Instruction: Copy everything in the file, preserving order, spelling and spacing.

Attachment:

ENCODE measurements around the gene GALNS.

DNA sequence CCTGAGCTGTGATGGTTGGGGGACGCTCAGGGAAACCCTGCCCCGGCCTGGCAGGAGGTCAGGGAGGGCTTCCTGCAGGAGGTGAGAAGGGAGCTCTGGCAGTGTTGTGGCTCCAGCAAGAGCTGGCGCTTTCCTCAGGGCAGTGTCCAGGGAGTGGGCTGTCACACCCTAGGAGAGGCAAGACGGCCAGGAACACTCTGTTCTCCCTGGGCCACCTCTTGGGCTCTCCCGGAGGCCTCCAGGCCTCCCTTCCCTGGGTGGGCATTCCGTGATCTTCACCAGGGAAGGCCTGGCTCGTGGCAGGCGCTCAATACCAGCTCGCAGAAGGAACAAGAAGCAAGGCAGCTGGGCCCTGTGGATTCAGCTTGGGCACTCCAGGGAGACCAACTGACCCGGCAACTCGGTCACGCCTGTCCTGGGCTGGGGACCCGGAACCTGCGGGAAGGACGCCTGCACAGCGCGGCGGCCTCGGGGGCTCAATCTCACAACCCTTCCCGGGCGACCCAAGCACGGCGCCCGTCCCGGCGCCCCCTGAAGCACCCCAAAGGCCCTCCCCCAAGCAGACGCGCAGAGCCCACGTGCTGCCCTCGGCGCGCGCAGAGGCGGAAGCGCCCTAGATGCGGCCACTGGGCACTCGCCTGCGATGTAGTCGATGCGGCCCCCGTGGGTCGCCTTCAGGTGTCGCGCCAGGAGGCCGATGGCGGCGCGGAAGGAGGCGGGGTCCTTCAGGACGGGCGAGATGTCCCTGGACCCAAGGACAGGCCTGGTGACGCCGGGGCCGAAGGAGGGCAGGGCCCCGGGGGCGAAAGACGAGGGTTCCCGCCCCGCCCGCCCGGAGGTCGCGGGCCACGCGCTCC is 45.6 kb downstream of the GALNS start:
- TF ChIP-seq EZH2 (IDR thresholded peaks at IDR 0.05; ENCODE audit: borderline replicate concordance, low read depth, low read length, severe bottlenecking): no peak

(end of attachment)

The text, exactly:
ENCODE measurements around the gene GALNS.

DNA sequence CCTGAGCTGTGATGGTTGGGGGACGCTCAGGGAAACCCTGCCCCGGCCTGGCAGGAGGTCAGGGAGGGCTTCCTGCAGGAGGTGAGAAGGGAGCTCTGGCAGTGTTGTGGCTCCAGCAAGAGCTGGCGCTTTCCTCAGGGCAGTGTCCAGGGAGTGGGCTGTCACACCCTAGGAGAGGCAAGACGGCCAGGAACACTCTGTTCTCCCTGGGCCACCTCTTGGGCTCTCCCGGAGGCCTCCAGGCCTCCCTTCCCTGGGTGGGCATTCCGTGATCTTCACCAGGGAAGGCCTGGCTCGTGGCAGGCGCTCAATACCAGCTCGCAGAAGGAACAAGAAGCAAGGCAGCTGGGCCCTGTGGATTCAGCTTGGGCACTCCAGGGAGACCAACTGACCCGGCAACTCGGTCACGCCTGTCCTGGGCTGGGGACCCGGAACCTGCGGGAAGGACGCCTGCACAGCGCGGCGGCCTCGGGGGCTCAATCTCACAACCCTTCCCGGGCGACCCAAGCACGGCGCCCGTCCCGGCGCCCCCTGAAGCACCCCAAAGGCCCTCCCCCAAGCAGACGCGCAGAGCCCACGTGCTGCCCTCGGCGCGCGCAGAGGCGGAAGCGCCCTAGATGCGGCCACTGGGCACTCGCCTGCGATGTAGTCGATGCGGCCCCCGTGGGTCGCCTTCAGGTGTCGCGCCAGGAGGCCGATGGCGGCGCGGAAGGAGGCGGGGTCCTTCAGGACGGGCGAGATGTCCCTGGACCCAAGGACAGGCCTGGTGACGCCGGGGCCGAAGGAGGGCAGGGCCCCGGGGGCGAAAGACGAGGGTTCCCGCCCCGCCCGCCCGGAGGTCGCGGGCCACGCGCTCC is 45.6 kb downstream of the GALNS start:
- TF ChIP-seq EZH2 (IDR thresholded peaks at IDR 0.05; ENCODE audit: borderline replicate concordance, low read depth, low read length, severe bottlenecking): no peak